TOPIC GUIDE: DM Israel: Space Exploration
"Space exploration is a waste of time and money"
PUBLISHED: 11 Apr 2015
AUTHOR: Rob Lyons & Justine Brian
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In the 45 years since Neil Armstrong set foot on the moon, space exploration has continued to inspire awe and wonder around the world [Ref: NASA]. November 2014 marked the launch of the European Space Agency’s Rosetta probe Philae lander to the surface of Comet 67P, after a journey lasting 10 years, the first time such a landing had been made [Ref: ESA]. With plans to send the first Israeli spaceship to the moon as part of the ‘Google Lunar X Prize’ competition [Ref: Time], the Jerusalem Posts argues that: “Israel is among the global leaders in many areas of space exploration” [Ref: Jerusalem Post]. Projects such as the Rosetta probe landing inspire many to laud achievements in space as feats of human ingenuity and technological advancement, with one commentator proclaiming that: “Projects such as this…represent the best side of human nature” [Ref: Independent]. From this perspective space exploration is viewed as a good in and of itself, allowing us to expand our field of knowledge of the world, the universe and the origin of both. However, for all of its supporters, there are critics who suggest that space exploration is a luxurious waste of time and money. Opponents suggest that we would be better off using the skills and knowledge dedicated to space exploration elsewhere, with author Gerard deGroot stating that: “Obscenely expensive manned missions, mean that practical, earth bound science suffers”, all for the sake of: “An ego trip to the moon” [Ref: Telegraph]. And with developing continents such as Africa [Ref: Guardian] and countries such as India [Ref: Diplomat] now beginning their own space programmes, there has been growing alarm that space exploration is distracting us from tackling real world problems such as poverty, education and global warming. How, critics argue, can space exploration be a priority amid such pressing concerns [Ref: Financial Times]? Should space exploration really be a priority for any nation, including developed countries such as Israel?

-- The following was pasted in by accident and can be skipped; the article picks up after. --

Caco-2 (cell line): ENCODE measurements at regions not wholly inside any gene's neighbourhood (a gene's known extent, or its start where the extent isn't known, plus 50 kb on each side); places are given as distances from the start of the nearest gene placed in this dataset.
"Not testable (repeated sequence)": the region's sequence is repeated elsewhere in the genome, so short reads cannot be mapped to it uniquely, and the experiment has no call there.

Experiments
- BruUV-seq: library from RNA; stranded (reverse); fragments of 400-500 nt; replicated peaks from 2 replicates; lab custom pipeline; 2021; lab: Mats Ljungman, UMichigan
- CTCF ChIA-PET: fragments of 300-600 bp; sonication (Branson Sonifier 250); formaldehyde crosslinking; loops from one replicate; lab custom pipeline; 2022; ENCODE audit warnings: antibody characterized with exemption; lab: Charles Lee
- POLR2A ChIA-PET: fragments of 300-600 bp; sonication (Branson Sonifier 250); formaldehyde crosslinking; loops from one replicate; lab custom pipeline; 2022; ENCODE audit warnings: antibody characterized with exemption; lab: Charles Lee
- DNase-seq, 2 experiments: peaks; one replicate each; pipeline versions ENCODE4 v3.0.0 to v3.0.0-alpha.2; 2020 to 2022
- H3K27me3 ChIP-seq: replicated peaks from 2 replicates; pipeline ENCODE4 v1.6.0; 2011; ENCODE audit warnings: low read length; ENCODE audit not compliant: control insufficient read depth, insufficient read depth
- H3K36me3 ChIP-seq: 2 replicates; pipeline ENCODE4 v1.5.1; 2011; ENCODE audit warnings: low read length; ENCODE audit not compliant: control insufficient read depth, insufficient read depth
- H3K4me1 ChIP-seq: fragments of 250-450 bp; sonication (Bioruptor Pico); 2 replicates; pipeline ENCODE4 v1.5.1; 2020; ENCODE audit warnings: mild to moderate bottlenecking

DEBATE IN CONTEXT
This section provides a summary of the key issues in the debate, set in the context of recent discussions and the competing positions that have been adopted.
An expensive and dangerous distraction?
Israel is considered a leader in some areas of space technology and has “…launched 13 satellites that have collectively accumulated 66 orbiting years and achieved 100% orbit mission successes” [Ref: Jerusalem Post]. The Israel Space Agency’s [Ref: ISA] budget was increased to $80 million in 2010 [Ref: Wikipedia], although some note that Israel’s space program is: “…a minuscule operation compared to NASA or the European Space Agency” [Ref: Scientific American]. Commentator Michele Hanson notes that: “...down here we’re on our way to hell in a handcart, battered by plagues, floods, famines, recessions, cold wars, blazing hot wars, displaced hordes, ruined lands and seas and general wretchedness, while they fritter their cleverness, energies and billions, poking about on a rock about 300 million miles away….never mind our origins, what about our future” [Ref: Guardian]? Why spend millions, if not billions, on space flights when, during the course of the last century, critics ask, deforestation has taken place at a rate of 50 football pitches per minute [Ref: Guardian] - shouldn’t we look after our own planet rather than attempting to leave it? One writer answers this by cautioning that: “The urge to explore and push ourselves out into the universe, is not mutually exclusive from the effort to improve our own minds and environment” [Ref: CNN]. Moreover, although it cost £1 billion to finance the Philae mission, supporters observe that it actually cost half of what it costs to build a modern submarine, and: “...has been spread over 20 years of scientific and industrial activity, creating thousands of jobs” [Ref: Guardian]. For scientists such as Stephen Hawking, space travel is far from being an irrelevant and costly distraction - it is absolutely vital because: “...the human race has no future if it does not go into space” [Ref: Guardian]. Tied in with the issue of expense, the inherent risks involved in space exploration mean that it will always be controversial [Ref: EdQuestScience]. Even American space scientist James Van Allen admits that to many, space exploration: “...is vicarious”, and asks if: “...the great national commitment of technical talent to human spaceflight and the ever present potential for the loss of precious human life are justifiable” [Ref: Guardian]. As highlighted by Israel’s first and, to date, only astronaut, Ilan Ramon, being killed in the Columbia space shuttle tragedy in 2003 [Ref: jspacenews]. But in the wake of the recent Virgin Galactic accident [Ref: BBC News], supporters still claim that we should not be put off, because it is only after mistakes and corrections that we achieve our goals: “...because that’s how progress happens” [Ref: Mashable.com].
Human ingenuity or Superpower posturing?